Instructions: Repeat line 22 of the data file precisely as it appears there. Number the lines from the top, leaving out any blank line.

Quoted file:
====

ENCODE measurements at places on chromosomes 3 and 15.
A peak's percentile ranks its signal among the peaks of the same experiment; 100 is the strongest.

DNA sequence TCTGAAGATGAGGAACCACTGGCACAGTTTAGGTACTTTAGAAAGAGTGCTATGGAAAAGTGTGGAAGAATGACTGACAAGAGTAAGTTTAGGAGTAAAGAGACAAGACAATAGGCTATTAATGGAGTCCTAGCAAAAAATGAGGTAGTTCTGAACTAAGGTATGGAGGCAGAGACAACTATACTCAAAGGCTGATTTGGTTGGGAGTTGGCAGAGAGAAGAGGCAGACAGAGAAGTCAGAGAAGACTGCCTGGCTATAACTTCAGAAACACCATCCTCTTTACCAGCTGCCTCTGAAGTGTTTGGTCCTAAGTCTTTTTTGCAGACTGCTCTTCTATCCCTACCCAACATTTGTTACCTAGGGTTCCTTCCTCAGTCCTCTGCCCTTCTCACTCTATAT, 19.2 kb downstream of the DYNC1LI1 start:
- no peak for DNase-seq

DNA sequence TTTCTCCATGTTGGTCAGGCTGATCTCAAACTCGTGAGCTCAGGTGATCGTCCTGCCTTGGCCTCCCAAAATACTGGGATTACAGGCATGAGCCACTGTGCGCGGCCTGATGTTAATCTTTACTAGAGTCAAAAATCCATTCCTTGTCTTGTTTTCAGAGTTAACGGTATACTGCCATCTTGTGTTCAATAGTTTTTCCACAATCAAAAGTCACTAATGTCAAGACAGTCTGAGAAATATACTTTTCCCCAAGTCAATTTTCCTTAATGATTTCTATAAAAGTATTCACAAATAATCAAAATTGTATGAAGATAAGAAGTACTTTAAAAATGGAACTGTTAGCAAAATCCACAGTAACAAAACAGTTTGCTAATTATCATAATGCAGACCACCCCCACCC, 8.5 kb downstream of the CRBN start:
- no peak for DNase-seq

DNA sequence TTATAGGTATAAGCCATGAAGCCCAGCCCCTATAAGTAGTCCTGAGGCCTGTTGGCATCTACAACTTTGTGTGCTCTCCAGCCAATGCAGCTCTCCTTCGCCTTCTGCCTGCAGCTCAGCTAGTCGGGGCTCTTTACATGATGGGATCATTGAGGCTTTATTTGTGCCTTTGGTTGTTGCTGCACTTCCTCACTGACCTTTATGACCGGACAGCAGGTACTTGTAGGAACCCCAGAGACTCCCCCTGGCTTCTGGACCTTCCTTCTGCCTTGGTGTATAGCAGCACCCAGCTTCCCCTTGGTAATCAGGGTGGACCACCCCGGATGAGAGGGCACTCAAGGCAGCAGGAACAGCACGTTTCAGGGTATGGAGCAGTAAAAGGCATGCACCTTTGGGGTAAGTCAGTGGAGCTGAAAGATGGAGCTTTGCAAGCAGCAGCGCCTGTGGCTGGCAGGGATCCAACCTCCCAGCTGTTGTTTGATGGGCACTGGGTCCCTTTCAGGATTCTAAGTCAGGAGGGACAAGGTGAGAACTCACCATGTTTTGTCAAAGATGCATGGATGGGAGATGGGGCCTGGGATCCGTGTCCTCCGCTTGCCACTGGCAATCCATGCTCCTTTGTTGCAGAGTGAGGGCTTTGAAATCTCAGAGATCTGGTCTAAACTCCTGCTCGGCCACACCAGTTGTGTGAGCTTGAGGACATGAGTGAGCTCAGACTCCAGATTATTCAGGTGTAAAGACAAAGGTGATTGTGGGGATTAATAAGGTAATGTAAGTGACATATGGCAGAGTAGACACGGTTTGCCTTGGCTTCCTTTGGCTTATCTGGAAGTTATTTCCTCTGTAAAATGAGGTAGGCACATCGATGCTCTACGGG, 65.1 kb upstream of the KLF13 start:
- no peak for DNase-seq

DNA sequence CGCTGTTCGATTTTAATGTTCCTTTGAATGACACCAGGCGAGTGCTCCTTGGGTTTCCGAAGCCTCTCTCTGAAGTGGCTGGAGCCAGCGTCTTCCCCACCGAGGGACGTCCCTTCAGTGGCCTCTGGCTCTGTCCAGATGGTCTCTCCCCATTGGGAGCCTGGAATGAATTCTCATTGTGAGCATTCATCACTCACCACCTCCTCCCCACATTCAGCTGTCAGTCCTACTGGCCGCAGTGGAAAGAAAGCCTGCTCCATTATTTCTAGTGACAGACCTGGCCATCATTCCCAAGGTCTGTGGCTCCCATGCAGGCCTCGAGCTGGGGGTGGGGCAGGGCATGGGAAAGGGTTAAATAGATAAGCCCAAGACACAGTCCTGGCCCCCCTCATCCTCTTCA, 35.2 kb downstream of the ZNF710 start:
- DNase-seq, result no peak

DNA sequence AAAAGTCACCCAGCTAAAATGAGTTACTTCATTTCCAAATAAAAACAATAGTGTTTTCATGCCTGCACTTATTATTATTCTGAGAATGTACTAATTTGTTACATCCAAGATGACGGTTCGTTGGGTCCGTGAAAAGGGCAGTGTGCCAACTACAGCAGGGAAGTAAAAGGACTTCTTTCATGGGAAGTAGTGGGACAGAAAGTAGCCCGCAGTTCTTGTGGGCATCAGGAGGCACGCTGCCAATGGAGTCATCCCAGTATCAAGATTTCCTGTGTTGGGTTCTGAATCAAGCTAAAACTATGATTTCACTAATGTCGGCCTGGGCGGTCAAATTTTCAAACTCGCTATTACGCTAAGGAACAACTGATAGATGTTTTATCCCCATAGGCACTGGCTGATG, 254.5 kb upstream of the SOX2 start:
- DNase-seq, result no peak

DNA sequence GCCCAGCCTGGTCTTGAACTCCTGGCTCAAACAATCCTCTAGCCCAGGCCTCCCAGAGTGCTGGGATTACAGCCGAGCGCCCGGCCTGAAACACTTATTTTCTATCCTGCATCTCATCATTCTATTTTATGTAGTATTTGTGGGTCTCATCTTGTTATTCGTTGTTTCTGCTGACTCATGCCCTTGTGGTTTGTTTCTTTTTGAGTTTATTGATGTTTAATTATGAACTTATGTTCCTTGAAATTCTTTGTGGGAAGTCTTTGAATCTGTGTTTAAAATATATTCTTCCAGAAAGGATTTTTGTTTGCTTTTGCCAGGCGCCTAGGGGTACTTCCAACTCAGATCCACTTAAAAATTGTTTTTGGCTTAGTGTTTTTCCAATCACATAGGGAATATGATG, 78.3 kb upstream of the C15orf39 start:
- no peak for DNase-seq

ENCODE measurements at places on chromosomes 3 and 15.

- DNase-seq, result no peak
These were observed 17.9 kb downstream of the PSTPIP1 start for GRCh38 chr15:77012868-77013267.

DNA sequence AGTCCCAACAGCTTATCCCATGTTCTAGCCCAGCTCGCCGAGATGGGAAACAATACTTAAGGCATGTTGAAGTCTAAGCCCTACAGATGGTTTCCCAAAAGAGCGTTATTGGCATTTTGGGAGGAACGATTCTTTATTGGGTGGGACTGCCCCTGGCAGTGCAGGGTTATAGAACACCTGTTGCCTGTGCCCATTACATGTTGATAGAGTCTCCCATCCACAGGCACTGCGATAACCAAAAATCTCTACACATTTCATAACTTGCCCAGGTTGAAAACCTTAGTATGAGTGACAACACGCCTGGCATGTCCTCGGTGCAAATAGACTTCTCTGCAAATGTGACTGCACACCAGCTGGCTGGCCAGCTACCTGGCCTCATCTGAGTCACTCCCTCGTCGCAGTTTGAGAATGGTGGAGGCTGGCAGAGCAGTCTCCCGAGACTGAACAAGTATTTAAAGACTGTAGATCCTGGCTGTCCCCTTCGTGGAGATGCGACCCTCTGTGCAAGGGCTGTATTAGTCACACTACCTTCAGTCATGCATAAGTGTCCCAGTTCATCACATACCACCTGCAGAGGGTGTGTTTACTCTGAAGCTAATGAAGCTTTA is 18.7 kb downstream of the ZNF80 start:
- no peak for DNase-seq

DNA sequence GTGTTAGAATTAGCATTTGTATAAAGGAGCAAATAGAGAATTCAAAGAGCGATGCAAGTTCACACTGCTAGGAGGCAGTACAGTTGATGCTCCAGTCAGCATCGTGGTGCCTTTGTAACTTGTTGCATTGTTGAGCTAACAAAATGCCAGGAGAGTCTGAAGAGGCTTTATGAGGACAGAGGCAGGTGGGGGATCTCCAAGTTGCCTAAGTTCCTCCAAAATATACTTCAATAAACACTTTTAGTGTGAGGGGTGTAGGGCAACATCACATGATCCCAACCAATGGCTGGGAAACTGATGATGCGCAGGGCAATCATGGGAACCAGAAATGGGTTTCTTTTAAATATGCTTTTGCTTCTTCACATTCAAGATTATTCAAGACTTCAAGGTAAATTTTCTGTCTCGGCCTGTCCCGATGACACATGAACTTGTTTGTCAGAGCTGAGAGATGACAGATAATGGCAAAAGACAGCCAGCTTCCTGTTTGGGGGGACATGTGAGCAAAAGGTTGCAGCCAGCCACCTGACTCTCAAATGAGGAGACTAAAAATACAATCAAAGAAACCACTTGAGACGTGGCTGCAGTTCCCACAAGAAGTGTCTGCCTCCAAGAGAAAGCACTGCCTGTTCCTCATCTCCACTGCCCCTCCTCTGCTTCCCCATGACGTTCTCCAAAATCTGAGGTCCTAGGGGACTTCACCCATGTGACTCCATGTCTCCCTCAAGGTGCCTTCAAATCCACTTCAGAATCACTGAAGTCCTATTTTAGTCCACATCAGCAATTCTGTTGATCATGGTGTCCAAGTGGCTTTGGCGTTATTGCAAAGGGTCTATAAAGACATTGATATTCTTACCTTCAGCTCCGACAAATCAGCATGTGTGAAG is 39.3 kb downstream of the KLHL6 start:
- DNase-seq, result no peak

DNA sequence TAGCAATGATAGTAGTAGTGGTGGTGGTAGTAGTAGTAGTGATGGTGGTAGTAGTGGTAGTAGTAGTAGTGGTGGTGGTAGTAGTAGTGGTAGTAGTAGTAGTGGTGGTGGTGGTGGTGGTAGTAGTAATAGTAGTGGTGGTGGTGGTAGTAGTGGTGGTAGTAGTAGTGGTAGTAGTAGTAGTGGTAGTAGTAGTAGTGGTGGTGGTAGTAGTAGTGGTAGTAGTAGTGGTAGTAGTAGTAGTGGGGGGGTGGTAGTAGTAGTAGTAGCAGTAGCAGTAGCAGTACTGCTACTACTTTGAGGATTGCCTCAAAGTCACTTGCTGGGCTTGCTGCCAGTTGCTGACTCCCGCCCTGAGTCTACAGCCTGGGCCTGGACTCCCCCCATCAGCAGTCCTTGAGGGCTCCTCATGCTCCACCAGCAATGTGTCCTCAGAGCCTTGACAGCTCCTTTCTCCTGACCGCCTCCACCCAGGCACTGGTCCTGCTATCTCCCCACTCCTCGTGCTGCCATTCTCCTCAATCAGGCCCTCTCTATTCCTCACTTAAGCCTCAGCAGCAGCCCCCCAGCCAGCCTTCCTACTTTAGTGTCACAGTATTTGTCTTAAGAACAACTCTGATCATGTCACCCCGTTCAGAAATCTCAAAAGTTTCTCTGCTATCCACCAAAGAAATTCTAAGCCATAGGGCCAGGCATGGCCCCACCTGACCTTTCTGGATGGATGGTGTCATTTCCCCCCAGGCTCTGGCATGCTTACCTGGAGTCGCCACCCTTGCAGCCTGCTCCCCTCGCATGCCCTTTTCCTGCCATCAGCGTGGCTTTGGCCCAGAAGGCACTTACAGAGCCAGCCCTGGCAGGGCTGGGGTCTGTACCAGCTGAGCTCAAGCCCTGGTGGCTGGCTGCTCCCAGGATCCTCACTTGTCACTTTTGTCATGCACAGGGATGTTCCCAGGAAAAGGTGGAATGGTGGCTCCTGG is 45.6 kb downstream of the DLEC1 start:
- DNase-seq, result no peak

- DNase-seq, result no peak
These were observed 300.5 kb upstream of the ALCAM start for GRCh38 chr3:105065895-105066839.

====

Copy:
DNA sequence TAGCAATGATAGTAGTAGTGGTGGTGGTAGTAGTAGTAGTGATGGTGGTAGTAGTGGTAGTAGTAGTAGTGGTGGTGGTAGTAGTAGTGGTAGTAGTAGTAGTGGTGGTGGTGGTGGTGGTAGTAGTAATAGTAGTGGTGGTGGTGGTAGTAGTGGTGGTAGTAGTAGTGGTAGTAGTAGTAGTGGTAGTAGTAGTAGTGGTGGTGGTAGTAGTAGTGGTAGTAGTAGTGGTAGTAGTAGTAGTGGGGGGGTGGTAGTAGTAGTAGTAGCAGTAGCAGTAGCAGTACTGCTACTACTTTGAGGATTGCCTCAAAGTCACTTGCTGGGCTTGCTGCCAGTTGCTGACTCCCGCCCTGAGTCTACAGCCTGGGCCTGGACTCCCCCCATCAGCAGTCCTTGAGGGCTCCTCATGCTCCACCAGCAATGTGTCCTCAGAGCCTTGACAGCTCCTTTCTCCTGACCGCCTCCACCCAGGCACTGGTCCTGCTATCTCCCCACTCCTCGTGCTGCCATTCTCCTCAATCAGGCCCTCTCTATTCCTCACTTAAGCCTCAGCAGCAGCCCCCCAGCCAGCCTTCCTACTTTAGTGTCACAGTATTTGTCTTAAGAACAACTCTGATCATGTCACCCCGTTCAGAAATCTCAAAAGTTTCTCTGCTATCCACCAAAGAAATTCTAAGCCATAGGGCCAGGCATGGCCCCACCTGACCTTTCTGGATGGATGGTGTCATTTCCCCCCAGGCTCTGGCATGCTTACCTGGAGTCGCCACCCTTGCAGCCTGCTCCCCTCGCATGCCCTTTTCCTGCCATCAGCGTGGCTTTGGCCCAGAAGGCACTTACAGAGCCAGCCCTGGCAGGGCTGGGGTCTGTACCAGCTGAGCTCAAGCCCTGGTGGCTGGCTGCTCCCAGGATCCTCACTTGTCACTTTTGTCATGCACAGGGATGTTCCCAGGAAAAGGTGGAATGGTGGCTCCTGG is 45.6 kb downstream of the DLEC1 start: